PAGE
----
The above airports I listed are just approved alternates 'in the area' of the routes you mentioned - not all of them are neccessarily within ETOPS time (which is 180minutes for our 767-300GEs). To calculate ETOPS distance in still air, we multiply 180mins by the single engine cruise speed (the 767-300GE uses 430kts TAS), to give the maximum distance our route may go from an enroute alternate at any one time - in this case, 1,290nm in still air.
If you can find an old enroute chart of the area, a useful method of checking this would be to draw, using a comp[Mod - Happy Thoughts], 1,290nm range circles on each enroute alternate airport listed above (but not the emerg ones, which can't be used for ETOPS, but can be used in a dire emergency!). In order to check that your planned route is ETOPS180-compliant, verify that at all times it lies within at least one of these circles. If it doesn't, you'll need to adjust the route so that all sections remain within a circle. Whilst inflight, you an put each of your ETOPS airports in the 'Fix' page as your flight progresses, and check that at no time are you more than 1,290nm from the nearest alternate.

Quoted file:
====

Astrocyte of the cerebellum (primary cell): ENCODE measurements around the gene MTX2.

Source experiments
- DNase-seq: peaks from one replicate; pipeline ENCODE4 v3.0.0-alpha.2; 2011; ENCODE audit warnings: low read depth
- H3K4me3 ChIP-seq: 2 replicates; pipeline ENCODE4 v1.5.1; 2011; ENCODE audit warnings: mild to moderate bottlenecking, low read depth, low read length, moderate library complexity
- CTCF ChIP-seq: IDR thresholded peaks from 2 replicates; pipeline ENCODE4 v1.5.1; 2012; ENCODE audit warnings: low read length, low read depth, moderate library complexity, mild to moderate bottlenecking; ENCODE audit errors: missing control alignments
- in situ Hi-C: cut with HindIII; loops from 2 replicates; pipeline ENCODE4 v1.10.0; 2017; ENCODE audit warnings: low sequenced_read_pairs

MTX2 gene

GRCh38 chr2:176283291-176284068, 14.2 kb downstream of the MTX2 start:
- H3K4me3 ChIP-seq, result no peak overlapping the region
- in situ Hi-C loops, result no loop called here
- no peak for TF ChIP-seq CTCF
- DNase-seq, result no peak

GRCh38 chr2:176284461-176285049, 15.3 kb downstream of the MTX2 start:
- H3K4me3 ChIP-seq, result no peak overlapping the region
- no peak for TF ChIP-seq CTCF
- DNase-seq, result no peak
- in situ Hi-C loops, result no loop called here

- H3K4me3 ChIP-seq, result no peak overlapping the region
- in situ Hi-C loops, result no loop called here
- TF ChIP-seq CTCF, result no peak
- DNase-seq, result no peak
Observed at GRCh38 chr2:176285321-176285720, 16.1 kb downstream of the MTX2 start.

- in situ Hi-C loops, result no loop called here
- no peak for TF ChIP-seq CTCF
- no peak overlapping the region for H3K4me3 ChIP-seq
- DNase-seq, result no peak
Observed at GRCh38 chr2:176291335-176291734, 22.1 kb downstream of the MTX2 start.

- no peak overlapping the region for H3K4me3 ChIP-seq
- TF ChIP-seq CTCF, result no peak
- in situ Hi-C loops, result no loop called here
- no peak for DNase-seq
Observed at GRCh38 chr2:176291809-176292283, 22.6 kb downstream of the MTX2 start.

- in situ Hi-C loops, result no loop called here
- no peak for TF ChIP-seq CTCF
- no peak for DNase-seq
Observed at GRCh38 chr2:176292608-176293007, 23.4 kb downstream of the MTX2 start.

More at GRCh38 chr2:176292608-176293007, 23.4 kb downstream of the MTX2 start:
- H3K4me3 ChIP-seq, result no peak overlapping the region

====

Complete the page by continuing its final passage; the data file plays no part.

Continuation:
I fly the 744 which doesn't have ETOPS considerations, so I'm not as 'up' on it as I once was. Nonetheless, the concept is reasonably straight-forward, especially with new aeroplanes such as the 777 achieving record ETOPS times (200 mins ++) by virtue of their high reliability. That said, we regularly fly across the Pacific, and there's an area roughly halfway between Pago Pago-Tahiti and Los Angeles at which point you're at least 3 hours from the nearest alternate - not somewhere I'd like to be in an engine-out twin
Fire away with any other questions - I have all the material here to look it up from.